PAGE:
In 2016, Bianca Coons and her partner Cristobal Ruiz traveled more than 700 miles from their home in Idaho to a Planned Parenthood abortion clinic in Albuquerque, New Mexico to avoid Idaho’s mandatory waiting period.
Last week, the couple filed a lawsuit against two Planned Parenthood branches, among other defendants, seeking damages for a failed medication abortion. The lawsuit asks the defendants to “shoulder the cost of raising an additional unplanned child.”
Coons and Ruiz, who already had two children and were living in poverty, were seeking a medication abortion because Coons was approximately six weeks pregnant with the couple’s son. The couple did not want to wait to have the abortion after Idaho’s mandatory waiting period because that would “result in the baby being much more advanced in development.”
When the medication abortion ultimately failed and Coons was approximately nine weeks pregnant with her son, she “could not morally sanction further action to terminate the fetus,” and instead decided to carry the baby to term and sue Planned Parenthood for damages.
According to the Albuquerque Journal, the lawsuit states,
“The defendant’s failure to properly supervise and administer the abortion service directly resulted in the failure of the pregnancy termination which resulted in injury to plaintiffs’ interests in family planning and their interests in financial planning for the future of their family.”
When Coons arrived at the Planned Parenthood clinic in New Mexico, she was given the “abortion pill”— a two-pill regimen designed first to starve the young fetus of nutrients and secondly to expel the fetus from the uterus.
According to Planned Parenthood’s website:
“The abortion pill is very effective. The effectiveness depends on how far along you are in your pregnancy when you take the medicine. For people who are 8 weeks pregnant or less, it works about 94-98 out of 100 times.
For people who are 8-9 weeks pregnant, it works about 94-96 out of 100 times.
For people who are 9-10 weeks pregnant, it works about 91-93 out of 100 times.
The abortion pill usually works, but if it doesn’t, you can take more medicine or have an in-clinic abortion to complete the abortion.”
Coons took the first pill at the New Mexico clinic and then went home to Idaho. The next day she went to the emergency room with severe nausea. It was determined she was dehydrated but that the baby was healthy and had a strong heartbeat. A doctor then contacted the Planned Parenthood clinic and was told Coons should take the second medication, which her lawyer says she did.
Days later, Coons spoke with Planned Parenthood staff who told her she should have a blood test to determine whether the medication abortion worked. Coons told Planned Parenthood staff that she wanted another round of medication in the event she was still pregnant.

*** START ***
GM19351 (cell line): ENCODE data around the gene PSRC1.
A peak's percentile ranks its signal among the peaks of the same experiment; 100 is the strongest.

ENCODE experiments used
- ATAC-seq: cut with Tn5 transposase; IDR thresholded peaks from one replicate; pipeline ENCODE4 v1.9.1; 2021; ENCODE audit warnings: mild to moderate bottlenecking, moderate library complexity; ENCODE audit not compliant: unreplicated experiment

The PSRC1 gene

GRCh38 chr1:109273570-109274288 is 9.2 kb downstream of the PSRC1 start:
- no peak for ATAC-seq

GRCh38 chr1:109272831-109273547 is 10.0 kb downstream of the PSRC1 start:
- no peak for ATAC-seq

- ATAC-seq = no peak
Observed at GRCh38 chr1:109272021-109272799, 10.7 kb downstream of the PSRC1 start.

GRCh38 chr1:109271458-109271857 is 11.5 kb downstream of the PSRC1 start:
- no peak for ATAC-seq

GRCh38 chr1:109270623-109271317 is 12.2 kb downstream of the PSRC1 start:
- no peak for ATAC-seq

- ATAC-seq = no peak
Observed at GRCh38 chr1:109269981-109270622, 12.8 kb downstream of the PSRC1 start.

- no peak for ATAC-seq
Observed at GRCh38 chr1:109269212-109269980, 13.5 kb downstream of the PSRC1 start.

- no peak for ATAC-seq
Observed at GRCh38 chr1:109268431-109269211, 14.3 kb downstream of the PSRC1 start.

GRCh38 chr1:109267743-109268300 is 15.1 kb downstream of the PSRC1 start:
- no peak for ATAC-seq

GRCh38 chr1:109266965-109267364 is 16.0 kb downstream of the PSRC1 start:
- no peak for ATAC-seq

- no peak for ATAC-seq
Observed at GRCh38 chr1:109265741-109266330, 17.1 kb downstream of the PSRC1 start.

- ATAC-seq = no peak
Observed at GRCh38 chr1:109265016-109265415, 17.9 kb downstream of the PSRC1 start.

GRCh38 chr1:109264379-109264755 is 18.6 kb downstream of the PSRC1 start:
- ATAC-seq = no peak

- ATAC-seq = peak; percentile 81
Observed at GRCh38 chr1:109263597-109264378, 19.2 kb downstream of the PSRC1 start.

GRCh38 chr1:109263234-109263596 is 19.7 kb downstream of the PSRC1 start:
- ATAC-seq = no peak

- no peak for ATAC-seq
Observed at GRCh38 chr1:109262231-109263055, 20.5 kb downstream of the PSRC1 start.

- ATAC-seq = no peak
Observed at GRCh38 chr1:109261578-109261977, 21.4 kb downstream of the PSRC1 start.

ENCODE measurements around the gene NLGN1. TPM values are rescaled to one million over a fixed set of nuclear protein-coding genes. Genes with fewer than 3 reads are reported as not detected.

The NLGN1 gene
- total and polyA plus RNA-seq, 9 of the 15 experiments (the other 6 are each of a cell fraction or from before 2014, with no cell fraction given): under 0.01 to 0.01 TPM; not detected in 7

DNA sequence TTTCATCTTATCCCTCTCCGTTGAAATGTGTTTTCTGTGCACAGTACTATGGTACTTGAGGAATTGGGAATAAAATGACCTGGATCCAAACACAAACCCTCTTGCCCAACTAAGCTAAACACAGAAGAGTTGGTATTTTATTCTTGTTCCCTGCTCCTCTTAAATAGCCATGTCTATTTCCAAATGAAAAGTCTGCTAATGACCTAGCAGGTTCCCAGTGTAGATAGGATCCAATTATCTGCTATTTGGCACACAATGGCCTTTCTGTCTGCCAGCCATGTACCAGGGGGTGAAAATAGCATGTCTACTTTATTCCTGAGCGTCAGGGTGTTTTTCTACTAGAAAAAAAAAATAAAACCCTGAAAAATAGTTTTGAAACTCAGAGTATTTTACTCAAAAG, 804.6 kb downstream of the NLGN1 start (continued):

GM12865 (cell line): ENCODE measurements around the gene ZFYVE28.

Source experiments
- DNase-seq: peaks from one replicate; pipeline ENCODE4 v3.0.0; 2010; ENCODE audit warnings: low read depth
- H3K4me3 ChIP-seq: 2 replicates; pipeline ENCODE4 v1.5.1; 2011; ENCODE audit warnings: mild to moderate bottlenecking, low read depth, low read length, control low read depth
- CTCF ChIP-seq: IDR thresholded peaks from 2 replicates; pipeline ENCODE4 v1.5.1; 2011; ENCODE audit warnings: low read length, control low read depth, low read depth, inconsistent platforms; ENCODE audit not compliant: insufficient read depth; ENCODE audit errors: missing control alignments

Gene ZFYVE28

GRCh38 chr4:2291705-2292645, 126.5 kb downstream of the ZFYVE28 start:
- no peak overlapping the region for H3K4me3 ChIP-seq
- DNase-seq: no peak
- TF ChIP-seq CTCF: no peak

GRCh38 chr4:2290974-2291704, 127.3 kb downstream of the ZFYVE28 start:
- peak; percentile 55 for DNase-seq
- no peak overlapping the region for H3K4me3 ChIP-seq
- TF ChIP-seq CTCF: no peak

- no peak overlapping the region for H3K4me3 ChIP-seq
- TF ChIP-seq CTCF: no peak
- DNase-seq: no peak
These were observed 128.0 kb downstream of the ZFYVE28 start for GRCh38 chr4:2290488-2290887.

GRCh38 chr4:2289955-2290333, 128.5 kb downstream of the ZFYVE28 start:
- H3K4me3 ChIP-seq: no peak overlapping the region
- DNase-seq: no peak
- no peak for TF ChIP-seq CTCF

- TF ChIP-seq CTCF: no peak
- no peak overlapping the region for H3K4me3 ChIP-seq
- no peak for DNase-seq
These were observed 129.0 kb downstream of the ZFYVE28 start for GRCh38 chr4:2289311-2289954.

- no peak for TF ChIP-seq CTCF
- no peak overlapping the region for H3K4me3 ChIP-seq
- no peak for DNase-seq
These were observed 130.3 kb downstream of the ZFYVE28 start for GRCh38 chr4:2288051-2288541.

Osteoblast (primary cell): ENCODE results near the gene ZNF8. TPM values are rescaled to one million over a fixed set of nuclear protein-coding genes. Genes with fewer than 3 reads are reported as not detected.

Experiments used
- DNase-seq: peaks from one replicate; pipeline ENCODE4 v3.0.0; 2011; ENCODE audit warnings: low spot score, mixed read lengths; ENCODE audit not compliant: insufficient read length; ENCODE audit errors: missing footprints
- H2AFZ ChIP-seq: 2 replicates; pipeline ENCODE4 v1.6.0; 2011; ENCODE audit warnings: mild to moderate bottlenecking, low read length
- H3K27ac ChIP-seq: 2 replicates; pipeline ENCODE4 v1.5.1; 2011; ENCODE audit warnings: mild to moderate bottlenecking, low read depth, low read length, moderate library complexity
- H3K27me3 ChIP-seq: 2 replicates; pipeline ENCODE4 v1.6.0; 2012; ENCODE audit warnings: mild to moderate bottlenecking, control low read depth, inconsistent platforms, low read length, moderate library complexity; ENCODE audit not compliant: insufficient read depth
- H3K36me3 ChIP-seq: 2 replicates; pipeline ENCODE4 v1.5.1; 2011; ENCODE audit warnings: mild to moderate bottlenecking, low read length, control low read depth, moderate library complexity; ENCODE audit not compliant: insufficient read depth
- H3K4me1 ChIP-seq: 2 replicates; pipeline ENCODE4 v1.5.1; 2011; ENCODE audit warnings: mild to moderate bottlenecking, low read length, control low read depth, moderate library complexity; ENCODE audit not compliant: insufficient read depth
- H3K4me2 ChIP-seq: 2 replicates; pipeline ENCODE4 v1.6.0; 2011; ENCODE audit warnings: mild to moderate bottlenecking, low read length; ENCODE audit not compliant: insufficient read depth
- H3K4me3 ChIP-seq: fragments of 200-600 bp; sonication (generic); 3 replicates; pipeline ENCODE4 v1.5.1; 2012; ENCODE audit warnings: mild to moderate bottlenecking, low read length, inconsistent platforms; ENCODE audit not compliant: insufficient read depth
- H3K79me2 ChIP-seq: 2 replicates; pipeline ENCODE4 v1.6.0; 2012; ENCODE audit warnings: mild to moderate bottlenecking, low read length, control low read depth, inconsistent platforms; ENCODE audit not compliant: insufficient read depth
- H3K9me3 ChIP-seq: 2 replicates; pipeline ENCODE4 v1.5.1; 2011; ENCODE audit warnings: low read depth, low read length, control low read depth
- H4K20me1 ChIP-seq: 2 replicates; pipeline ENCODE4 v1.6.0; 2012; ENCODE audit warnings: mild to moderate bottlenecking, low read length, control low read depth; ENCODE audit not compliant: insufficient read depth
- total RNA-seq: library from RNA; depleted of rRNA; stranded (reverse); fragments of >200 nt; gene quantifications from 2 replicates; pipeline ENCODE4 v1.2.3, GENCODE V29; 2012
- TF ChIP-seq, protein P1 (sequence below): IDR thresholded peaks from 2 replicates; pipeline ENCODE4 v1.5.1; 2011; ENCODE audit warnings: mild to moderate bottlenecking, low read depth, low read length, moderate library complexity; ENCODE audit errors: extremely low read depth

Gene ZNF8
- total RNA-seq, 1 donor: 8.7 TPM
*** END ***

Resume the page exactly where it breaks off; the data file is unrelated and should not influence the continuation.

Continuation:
Planned Parenthood staff told Coons she could receive another round of abortion medication if she returned to the clinic in New Mexico. If she visited a clinic in Idaho, she would have to pay again for the service.
Coons had the medication abortion in February. By early March she was still pregnant. She contacted Planned Parenthood again to tell them she could not afford another round of medication. At that point the baby in Coons’ womb was around nine weeks gestation and Coons could no longer “morally sanction” terminating the child at such a late stage in its development.
Planned Parenthood sent Coons a letter warning her the medication she had taken could cause birth defects.
Coons’ baby was born a month early “with jaundice and blood sugar issues.” The couple worries their son “may carry a defect or injury into adulthood.”
According to the Albuquerque Journal, the couple is suing “two Planned Parenthood branches, the hospital in Boise where Coons sought treatment, and various medical personnel” for “$765,000 in compensatory damages…for breach of contract, unfair trade practices, violation of consumer protection laws and emotional distress, among other claims.”
Coons’ son was lucky to survive the attempt on his life; 60 million babies have not been so lucky. We are thankful for mothers like Coons whose consciences will not “morally sanction” abortions after the first trimester of pregnancy. At the same time, we work to further educate consciences, because if it is morally impermissible to kill a child in the womb after the twelfth week of pregnancy, it is also morally impermissible to kill that child at eight weeks, six weeks, or four weeks, or at any point. A life is a life.
Update: It appears this case was dismissed in 2019.
Sadie-Megin is an attorney. She earned her JD from Trinity Law School in May 2019 and was admitted to the State Bar of California in January 2020.